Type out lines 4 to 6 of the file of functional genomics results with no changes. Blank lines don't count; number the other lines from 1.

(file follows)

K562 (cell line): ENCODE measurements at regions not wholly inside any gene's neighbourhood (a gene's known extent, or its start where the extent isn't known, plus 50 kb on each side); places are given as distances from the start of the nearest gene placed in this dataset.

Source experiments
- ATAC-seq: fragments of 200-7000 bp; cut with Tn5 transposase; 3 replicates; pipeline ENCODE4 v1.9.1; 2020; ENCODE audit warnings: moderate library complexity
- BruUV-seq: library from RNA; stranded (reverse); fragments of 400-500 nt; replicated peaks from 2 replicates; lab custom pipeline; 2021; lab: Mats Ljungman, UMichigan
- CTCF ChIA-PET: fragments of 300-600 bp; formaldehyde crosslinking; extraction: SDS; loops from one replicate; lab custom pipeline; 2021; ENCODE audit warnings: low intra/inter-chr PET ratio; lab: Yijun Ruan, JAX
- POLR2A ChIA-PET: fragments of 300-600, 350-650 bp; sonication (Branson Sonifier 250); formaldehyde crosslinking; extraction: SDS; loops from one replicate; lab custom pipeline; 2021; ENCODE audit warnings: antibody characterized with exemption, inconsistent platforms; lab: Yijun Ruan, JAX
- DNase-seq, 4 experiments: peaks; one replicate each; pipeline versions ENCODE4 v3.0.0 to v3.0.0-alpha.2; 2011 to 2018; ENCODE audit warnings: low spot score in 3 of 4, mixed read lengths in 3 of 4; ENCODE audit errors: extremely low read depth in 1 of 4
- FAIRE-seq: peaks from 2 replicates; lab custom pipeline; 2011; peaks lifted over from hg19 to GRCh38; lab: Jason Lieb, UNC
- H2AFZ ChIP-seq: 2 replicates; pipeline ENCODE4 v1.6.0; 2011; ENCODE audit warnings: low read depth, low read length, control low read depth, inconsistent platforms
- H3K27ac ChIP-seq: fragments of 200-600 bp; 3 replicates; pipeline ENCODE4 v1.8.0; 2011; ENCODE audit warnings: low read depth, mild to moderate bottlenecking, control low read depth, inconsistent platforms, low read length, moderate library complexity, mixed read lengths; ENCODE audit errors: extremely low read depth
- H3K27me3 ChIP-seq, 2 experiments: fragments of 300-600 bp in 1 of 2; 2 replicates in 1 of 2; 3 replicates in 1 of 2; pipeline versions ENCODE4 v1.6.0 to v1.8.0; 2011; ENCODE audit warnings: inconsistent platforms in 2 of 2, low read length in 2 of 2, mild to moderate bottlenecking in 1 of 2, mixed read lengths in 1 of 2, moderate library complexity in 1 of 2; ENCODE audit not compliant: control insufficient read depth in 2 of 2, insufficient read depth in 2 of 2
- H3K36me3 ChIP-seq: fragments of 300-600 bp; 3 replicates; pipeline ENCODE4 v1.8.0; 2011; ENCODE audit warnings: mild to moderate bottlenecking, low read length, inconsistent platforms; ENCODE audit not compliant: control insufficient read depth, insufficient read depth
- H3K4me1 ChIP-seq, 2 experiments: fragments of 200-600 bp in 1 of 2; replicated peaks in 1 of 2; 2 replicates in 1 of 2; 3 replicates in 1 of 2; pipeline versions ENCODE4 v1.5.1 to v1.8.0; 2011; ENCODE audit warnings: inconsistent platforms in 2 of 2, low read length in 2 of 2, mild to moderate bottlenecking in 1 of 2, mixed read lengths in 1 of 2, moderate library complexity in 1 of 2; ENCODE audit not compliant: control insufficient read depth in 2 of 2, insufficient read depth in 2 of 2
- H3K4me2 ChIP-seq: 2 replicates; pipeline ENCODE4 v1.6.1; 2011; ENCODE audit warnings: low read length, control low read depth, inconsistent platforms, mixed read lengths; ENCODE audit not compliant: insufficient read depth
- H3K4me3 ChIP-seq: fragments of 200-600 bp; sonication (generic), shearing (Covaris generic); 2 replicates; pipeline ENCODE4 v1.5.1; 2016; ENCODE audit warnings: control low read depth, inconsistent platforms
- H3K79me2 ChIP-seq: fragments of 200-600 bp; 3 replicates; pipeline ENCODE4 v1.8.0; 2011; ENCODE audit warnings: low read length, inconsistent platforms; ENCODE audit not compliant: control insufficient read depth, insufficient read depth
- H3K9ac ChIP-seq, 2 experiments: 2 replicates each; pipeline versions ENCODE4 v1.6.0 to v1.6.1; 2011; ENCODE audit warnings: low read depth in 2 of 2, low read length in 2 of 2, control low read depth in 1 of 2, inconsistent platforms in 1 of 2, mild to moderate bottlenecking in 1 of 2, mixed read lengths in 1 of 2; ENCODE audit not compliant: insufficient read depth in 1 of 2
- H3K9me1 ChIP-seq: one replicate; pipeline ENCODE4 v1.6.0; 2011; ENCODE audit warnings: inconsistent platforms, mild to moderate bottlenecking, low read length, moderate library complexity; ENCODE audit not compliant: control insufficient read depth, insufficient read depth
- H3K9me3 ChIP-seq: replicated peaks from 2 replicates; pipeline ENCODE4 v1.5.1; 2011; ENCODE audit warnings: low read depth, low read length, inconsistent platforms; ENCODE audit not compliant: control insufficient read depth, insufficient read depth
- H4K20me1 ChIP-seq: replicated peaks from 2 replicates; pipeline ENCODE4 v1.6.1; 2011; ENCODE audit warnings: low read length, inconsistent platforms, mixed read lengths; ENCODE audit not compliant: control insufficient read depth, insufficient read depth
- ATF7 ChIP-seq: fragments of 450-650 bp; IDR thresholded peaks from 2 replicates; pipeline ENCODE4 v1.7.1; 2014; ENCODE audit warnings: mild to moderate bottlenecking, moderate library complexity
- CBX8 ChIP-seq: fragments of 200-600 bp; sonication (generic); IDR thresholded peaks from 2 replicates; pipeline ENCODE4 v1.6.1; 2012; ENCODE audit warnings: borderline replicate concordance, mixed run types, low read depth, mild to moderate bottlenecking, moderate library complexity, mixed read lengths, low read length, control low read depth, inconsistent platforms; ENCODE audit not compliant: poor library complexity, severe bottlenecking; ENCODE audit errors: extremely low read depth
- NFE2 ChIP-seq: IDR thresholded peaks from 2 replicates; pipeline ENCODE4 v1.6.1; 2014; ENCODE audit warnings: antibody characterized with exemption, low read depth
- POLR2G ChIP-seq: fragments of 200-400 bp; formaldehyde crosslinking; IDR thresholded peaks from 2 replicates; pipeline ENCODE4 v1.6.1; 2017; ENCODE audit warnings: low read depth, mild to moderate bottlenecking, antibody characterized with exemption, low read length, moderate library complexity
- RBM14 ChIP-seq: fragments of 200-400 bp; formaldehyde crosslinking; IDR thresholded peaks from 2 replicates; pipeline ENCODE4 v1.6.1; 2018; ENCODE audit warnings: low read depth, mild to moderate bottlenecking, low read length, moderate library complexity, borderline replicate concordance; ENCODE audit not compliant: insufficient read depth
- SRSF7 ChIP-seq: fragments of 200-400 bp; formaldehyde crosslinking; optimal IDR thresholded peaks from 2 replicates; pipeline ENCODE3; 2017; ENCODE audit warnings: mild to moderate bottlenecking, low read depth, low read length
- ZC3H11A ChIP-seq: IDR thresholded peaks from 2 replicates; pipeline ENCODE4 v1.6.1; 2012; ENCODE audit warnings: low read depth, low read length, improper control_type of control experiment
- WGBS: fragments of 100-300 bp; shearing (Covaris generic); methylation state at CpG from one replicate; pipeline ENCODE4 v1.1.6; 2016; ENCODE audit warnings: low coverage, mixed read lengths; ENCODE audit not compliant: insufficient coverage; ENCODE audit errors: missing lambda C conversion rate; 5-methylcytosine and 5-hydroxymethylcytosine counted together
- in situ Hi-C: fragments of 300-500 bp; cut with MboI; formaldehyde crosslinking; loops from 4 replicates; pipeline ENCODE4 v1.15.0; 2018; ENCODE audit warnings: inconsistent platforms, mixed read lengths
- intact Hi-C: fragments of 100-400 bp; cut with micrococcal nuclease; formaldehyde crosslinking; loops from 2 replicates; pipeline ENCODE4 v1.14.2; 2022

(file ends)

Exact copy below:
- BruUV-seq: library from RNA; stranded (reverse); fragments of 400-500 nt; replicated peaks from 2 replicates; lab custom pipeline; 2021; lab: Mats Ljungman, UMichigan
- CTCF ChIA-PET: fragments of 300-600 bp; formaldehyde crosslinking; extraction: SDS; loops from one replicate; lab custom pipeline; 2021; ENCODE audit warnings: low intra/inter-chr PET ratio; lab: Yijun Ruan, JAX
- POLR2A ChIA-PET: fragments of 300-600, 350-650 bp; sonication (Branson Sonifier 250); formaldehyde crosslinking; extraction: SDS; loops from one replicate; lab custom pipeline; 2021; ENCODE audit warnings: antibody characterized with exemption, inconsistent platforms; lab: Yijun Ruan, JAX